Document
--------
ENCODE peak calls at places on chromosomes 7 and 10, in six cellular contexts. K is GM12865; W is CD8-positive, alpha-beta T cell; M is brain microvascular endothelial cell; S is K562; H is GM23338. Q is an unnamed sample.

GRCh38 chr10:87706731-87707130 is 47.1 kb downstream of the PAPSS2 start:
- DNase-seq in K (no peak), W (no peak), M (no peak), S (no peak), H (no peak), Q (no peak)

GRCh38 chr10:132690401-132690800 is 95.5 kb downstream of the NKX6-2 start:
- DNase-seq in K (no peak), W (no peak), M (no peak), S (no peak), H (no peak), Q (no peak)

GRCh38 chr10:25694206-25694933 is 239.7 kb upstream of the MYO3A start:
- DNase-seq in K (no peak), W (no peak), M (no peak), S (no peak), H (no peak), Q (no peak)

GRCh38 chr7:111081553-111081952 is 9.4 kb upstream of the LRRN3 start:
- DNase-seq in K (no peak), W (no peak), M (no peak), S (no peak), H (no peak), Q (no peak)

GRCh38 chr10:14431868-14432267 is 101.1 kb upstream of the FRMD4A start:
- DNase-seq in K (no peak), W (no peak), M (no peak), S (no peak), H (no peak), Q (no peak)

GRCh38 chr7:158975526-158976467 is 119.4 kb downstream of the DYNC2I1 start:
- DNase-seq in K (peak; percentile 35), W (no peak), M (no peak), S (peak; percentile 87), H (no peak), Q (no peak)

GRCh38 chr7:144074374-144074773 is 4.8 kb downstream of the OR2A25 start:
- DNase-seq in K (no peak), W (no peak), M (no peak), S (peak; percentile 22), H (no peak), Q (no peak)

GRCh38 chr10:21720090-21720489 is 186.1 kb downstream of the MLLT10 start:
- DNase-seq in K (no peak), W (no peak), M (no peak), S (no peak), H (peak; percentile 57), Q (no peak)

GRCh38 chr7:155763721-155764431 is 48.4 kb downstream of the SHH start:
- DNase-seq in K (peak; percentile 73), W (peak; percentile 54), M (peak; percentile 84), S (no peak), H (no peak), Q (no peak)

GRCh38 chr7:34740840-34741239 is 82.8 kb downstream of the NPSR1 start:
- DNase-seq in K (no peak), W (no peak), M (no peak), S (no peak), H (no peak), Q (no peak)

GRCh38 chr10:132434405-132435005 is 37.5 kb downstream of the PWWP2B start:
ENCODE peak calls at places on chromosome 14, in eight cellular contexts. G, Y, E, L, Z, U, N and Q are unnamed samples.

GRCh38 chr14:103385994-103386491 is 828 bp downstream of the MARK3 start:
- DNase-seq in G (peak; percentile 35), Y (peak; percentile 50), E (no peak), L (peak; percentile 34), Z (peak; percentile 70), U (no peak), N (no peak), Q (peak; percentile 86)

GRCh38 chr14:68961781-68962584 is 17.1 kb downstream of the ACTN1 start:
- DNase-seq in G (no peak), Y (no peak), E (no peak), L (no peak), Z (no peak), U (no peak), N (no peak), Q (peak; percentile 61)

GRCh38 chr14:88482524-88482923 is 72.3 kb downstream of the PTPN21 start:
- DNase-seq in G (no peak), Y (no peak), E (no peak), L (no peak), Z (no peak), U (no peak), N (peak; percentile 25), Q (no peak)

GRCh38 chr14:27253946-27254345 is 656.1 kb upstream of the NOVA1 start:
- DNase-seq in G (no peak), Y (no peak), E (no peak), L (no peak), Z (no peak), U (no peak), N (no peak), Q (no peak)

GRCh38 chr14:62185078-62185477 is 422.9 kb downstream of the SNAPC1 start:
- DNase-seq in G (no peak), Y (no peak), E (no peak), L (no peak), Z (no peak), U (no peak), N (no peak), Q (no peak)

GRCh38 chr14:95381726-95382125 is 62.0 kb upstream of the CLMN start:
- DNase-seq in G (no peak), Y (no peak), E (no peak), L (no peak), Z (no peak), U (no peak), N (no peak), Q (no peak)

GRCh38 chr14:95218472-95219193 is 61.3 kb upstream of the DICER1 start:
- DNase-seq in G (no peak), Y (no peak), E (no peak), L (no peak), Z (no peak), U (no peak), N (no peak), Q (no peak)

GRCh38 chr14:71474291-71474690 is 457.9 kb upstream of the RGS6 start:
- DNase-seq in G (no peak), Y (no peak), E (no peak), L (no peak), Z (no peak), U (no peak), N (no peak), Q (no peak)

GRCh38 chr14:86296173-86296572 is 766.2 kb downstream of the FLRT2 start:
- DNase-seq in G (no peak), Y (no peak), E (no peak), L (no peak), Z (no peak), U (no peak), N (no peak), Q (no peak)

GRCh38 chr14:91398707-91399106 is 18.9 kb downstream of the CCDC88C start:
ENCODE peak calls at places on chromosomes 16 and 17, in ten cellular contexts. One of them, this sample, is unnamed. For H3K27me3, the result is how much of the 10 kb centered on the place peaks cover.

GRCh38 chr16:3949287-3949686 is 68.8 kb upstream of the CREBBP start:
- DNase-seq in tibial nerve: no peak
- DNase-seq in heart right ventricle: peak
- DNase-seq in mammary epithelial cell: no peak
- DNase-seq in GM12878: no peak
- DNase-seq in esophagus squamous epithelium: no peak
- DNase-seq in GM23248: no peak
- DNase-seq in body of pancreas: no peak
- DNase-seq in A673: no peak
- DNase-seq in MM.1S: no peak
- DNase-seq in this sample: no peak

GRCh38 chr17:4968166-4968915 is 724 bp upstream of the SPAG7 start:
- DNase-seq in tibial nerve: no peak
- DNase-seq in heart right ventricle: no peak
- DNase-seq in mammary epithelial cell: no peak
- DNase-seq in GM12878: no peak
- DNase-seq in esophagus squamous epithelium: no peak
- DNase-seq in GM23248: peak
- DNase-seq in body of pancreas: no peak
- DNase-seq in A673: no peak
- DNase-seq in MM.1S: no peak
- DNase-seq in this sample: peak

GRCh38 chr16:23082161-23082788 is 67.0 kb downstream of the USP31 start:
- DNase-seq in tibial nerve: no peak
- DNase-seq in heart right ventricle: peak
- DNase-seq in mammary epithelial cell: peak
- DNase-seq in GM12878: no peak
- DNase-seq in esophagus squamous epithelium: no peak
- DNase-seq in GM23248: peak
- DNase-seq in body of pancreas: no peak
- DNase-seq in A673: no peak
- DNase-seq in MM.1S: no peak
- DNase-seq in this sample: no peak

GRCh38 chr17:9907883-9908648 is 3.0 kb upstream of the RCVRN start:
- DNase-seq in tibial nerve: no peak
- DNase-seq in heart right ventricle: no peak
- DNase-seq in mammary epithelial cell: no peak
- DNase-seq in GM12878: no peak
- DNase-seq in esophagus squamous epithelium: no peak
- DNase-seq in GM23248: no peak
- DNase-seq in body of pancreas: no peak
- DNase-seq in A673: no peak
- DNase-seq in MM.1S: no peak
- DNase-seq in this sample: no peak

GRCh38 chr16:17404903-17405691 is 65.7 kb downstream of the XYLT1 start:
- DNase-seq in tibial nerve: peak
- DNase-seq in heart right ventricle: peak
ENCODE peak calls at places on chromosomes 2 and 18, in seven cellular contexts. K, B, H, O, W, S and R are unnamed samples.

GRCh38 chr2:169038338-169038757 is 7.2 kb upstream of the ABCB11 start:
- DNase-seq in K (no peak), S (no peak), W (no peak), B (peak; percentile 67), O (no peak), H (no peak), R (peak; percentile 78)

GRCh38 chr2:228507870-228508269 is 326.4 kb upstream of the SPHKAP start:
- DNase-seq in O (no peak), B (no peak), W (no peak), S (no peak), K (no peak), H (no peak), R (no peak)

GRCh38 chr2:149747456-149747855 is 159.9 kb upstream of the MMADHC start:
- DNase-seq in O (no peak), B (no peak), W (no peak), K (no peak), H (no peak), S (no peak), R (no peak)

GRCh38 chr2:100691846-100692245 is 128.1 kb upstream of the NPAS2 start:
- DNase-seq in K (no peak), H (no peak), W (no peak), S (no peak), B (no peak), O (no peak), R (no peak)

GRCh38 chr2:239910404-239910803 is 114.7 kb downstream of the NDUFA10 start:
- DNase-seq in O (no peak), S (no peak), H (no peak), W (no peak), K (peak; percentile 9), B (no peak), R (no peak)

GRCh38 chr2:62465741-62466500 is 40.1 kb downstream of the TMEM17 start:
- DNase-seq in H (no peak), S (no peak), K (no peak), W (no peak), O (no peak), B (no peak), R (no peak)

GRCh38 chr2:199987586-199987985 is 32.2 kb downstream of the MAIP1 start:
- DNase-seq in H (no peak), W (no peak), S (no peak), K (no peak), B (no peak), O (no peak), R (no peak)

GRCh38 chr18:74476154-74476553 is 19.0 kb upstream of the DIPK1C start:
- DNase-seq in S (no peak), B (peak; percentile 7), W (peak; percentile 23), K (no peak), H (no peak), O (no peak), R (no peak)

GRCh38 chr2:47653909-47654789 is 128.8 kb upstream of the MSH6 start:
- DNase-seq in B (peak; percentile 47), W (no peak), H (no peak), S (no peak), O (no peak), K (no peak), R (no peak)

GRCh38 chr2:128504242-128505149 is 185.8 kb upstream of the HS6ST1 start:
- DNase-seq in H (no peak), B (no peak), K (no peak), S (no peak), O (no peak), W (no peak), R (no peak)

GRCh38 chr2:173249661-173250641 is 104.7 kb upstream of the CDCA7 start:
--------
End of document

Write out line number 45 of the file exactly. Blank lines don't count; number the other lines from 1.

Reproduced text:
- DNase-seq in tibial nerve: no peak